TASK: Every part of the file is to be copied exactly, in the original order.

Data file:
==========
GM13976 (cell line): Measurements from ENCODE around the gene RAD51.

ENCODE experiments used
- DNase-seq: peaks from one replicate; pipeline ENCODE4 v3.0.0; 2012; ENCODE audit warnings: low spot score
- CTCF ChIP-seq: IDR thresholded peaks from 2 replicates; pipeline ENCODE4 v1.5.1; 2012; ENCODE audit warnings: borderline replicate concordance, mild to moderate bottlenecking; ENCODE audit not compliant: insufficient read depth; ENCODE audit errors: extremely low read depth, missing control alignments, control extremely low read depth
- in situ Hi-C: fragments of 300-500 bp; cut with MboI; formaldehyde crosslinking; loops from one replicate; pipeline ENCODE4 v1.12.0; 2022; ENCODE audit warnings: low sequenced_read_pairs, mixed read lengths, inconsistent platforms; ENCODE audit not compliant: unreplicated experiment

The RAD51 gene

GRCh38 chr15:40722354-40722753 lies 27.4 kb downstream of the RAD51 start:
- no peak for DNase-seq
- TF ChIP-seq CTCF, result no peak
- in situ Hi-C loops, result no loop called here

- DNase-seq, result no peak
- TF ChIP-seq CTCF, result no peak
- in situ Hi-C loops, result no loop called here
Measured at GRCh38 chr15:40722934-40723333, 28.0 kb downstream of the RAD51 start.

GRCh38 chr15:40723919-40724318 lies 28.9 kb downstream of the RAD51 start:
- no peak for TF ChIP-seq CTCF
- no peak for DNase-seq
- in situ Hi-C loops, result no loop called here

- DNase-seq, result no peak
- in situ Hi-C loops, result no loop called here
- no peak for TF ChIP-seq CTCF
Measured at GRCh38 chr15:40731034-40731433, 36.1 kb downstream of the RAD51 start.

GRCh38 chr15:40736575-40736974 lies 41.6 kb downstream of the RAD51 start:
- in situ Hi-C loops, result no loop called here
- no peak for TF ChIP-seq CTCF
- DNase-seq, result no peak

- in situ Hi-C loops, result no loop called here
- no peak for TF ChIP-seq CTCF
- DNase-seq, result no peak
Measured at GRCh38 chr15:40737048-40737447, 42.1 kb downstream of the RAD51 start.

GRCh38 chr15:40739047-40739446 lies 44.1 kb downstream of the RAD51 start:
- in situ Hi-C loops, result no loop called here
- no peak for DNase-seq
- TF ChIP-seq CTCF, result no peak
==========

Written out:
GM13976 (cell line): Measurements from ENCODE around the gene RAD51.

ENCODE experiments used
- DNase-seq: peaks from one replicate; pipeline ENCODE4 v3.0.0; 2012; ENCODE audit warnings: low spot score
- CTCF ChIP-seq: IDR thresholded peaks from 2 replicates; pipeline ENCODE4 v1.5.1; 2012; ENCODE audit warnings: borderline replicate concordance, mild to moderate bottlenecking; ENCODE audit not compliant: insufficient read depth; ENCODE audit errors: extremely low read depth, missing control alignments, control extremely low read depth
- in situ Hi-C: fragments of 300-500 bp; cut with MboI; formaldehyde crosslinking; loops from one replicate; pipeline ENCODE4 v1.12.0; 2022; ENCODE audit warnings: low sequenced_read_pairs, mixed read lengths, inconsistent platforms; ENCODE audit not compliant: unreplicated experiment

The RAD51 gene

GRCh38 chr15:40722354-40722753 lies 27.4 kb downstream of the RAD51 start:
- no peak for DNase-seq
- TF ChIP-seq CTCF, result no peak
- in situ Hi-C loops, result no loop called here

- DNase-seq, result no peak
- TF ChIP-seq CTCF, result no peak
- in situ Hi-C loops, result no loop called here
Measured at GRCh38 chr15:40722934-40723333, 28.0 kb downstream of the RAD51 start.

GRCh38 chr15:40723919-40724318 lies 28.9 kb downstream of the RAD51 start:
- no peak for TF ChIP-seq CTCF
- no peak for DNase-seq
- in situ Hi-C loops, result no loop called here

- DNase-seq, result no peak
- in situ Hi-C loops, result no loop called here
- no peak for TF ChIP-seq CTCF
Measured at GRCh38 chr15:40731034-40731433, 36.1 kb downstream of the RAD51 start.

GRCh38 chr15:40736575-40736974 lies 41.6 kb downstream of the RAD51 start:
- in situ Hi-C loops, result no loop called here
- no peak for TF ChIP-seq CTCF
- DNase-seq, result no peak

- in situ Hi-C loops, result no loop called here
- no peak for TF ChIP-seq CTCF
- DNase-seq, result no peak
Measured at GRCh38 chr15:40737048-40737447, 42.1 kb downstream of the RAD51 start.

GRCh38 chr15:40739047-40739446 lies 44.1 kb downstream of the RAD51 start:
- in situ Hi-C loops, result no loop called here
- no peak for DNase-seq
- TF ChIP-seq CTCF, result no peak